The Homicidal Irony That Shadowed Jesse Hill Ford
A Ford, Not a Faulkner
Jesse was a free man but his reputation and finances were in shambles.
Although Sally stood by him through the trial, their marriage soon faltered. They divorced in 1973 and Jesse left Humboldt.
In 1975, Jesse married Lillian Pellitieri Chandler and published The Raider, a novel set during the Civil War. It garnered middling reviews with one review headlined "A Ford, Not a Faulkner."
He never published another novel.
The University of Alabama hired him as writer in residence for 1977-1978. As the Encyclopedia of Alabama notes, while there "he served as mentor to future best-selling mystery writer Richard North Patterson."
In late May 1996, he underwent open-heart surgery. After that, he sank into depression.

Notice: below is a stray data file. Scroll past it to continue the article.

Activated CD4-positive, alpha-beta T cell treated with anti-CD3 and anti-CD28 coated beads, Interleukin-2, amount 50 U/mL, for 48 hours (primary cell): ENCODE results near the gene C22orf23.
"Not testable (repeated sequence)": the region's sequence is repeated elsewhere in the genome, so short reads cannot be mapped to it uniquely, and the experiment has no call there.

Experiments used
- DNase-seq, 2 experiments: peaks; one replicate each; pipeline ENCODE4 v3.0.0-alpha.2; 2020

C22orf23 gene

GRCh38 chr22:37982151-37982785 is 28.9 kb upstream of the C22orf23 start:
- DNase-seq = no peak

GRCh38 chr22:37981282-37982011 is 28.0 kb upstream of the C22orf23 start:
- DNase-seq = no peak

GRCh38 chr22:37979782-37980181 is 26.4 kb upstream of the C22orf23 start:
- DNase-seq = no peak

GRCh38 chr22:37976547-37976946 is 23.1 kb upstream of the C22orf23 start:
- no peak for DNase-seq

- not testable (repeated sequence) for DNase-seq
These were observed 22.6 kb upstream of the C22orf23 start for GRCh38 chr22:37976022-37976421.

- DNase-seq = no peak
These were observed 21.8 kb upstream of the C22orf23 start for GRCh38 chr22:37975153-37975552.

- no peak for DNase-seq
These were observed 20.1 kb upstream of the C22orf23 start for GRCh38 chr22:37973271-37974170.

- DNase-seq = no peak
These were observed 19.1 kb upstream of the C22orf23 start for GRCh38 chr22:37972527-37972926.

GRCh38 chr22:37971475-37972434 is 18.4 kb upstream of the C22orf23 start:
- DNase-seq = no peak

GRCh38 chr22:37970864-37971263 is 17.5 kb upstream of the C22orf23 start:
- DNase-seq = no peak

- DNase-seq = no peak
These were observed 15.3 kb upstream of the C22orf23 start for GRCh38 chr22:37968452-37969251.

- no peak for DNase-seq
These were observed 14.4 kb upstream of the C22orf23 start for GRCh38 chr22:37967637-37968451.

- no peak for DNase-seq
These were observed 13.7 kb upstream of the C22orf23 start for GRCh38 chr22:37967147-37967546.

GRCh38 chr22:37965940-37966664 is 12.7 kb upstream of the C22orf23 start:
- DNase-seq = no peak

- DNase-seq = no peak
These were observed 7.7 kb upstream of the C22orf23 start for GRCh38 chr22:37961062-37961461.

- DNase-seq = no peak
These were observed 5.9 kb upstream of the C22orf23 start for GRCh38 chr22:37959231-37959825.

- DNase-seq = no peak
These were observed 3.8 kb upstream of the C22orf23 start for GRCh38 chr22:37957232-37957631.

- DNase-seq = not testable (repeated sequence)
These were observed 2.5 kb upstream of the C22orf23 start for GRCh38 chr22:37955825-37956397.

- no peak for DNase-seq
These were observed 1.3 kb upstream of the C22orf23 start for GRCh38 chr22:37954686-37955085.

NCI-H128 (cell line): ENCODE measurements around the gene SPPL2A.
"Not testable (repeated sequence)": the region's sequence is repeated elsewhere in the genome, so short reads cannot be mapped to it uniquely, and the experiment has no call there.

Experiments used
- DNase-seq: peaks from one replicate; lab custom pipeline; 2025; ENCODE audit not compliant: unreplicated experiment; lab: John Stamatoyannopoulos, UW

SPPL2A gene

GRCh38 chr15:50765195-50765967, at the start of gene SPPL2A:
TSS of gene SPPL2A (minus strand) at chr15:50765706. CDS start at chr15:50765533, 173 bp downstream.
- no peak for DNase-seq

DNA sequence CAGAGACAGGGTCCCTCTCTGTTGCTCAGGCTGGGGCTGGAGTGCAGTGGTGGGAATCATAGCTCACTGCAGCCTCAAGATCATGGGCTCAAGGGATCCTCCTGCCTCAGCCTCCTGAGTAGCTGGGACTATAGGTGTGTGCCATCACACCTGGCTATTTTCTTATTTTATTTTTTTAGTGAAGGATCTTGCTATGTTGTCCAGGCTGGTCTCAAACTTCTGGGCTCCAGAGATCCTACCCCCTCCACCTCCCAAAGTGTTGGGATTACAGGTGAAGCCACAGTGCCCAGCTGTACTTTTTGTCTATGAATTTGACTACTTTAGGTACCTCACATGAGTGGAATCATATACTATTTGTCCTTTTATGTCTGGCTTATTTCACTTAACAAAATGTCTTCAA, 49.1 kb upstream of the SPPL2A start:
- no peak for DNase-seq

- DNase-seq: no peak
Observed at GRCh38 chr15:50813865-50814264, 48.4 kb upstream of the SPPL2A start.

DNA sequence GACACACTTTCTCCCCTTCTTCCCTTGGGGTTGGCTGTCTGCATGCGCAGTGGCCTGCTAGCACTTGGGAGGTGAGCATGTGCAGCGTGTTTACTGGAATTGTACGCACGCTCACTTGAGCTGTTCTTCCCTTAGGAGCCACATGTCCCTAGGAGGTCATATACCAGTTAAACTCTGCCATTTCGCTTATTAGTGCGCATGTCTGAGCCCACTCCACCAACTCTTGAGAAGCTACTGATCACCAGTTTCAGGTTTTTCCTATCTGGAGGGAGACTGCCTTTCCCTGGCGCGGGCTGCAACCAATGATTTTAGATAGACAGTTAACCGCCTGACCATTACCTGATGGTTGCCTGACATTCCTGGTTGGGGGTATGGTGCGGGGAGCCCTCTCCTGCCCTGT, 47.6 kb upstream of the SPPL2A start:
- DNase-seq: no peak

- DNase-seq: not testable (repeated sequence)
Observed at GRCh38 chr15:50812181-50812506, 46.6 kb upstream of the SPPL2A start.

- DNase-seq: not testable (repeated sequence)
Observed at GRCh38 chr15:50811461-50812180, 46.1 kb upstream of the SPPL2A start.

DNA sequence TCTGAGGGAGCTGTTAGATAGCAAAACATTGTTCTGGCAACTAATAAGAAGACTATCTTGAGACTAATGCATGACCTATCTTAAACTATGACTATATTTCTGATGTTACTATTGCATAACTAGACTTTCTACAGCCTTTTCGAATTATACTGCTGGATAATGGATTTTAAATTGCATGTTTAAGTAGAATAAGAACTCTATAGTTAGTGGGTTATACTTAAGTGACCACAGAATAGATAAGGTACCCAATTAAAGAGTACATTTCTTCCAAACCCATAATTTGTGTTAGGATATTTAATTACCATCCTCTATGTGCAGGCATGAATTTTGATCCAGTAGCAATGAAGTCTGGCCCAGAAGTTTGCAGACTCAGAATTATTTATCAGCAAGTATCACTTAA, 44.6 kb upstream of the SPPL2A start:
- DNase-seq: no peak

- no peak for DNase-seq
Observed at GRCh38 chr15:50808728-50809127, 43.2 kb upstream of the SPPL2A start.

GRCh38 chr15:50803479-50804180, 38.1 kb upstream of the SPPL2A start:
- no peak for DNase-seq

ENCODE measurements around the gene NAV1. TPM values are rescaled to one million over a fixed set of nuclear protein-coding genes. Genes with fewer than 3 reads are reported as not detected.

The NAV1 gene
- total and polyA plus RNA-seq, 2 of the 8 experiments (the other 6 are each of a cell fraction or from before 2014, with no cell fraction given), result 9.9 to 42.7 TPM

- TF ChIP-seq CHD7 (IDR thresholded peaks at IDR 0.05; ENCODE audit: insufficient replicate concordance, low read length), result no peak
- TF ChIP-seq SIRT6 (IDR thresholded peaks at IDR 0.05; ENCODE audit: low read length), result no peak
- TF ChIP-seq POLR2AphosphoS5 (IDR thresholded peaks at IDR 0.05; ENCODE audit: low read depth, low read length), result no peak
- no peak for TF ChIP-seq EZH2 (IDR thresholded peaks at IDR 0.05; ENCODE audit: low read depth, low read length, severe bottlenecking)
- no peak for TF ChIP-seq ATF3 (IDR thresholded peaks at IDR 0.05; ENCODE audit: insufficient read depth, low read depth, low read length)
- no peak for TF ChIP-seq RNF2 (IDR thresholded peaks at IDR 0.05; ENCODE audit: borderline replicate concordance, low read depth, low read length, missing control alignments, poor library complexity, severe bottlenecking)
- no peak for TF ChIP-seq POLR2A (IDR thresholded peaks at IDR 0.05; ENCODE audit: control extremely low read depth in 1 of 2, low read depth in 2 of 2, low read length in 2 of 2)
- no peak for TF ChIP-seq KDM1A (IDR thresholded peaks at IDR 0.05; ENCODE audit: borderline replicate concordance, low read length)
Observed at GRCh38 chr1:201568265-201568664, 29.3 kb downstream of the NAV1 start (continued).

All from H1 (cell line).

On June 1, 1996, at 67, Jesse Hill Ford committed suicide. He killed himself with one bullet to the head - the same way he had killed George Doaks, Jr.
Jesse wrote much that will continue to be read and appreciated for years to come. However, he never fulfilled his early promise. Friend and associate Anne Cheney, author of The Life and Letters of Jesse Hill Ford, Southern Writer, commented, "I don't think he ever recovered from the trial."
Jesse will be remembered for his novels, short stories, and screenplays and for his work as an educator who nurtured other writers.
What should not be forgotten is George Doaks, Jr., a young man who was innocent aggression but lost his life to what can most charitably be viewed as a terrible error in judgment.